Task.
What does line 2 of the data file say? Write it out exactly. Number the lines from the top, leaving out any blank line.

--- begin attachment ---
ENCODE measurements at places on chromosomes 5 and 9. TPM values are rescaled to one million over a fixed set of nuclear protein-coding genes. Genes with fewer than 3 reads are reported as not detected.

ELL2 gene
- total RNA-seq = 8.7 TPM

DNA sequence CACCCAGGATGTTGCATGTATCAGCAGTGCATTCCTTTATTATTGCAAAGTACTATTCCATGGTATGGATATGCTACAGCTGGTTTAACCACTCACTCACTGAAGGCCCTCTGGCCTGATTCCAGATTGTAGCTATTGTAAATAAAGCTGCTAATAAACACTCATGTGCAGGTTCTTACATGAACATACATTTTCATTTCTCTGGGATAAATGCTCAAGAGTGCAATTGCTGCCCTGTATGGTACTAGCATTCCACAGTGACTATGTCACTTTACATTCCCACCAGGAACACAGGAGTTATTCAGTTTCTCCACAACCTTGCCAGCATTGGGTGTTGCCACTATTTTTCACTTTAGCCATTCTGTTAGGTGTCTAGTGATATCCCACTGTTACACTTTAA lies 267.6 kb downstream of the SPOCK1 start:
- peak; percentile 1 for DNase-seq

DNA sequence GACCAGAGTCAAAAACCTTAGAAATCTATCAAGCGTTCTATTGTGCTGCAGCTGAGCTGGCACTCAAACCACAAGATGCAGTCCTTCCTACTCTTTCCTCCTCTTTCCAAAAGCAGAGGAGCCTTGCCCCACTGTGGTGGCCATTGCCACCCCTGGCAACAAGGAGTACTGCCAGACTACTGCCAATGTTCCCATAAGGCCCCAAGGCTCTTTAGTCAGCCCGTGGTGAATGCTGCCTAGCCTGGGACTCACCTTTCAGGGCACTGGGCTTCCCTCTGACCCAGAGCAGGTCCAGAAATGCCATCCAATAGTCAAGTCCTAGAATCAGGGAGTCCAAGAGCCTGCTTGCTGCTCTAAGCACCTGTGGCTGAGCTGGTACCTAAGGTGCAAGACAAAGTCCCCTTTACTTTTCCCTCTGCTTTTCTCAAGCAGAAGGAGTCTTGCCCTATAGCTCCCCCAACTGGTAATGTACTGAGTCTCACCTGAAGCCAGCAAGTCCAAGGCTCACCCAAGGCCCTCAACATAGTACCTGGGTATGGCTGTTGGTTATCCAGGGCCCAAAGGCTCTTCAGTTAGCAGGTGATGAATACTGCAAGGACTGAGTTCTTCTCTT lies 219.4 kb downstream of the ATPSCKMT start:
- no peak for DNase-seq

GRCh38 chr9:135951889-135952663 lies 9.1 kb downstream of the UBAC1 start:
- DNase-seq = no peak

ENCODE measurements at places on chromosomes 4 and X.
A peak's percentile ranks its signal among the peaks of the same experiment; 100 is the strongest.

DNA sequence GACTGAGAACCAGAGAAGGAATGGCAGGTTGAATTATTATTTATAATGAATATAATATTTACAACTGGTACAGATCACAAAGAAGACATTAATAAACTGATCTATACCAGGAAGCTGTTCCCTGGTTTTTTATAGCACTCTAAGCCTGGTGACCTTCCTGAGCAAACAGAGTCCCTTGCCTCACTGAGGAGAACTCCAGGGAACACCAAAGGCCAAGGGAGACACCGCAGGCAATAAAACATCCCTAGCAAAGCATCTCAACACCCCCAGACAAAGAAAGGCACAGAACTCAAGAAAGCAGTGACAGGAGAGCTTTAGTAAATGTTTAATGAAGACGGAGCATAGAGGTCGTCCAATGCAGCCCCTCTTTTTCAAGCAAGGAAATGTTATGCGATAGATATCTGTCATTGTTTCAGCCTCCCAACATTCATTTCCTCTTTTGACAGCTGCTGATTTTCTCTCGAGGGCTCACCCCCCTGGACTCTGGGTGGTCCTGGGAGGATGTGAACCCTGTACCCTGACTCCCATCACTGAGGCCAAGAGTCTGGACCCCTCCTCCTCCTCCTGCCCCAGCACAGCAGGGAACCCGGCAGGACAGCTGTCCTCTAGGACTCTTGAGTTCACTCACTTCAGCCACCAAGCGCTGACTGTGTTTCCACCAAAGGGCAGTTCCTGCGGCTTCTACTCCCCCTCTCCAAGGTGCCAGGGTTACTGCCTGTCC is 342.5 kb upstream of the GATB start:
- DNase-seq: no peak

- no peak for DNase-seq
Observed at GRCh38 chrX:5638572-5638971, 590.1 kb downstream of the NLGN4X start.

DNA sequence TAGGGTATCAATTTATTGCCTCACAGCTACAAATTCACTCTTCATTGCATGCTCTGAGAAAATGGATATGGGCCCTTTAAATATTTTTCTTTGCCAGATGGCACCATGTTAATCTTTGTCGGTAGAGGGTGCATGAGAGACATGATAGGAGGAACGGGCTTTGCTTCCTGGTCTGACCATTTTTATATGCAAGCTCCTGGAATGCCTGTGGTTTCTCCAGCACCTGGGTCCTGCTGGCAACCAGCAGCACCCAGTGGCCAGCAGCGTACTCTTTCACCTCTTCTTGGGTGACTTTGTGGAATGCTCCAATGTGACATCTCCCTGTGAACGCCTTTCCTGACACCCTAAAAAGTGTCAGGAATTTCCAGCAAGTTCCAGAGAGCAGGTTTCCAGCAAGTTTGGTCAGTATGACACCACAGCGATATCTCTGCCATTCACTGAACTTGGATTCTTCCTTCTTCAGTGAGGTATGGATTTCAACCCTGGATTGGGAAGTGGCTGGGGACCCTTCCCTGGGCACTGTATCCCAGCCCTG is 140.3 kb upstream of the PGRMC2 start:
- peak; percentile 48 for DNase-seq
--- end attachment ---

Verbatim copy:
ELL2 gene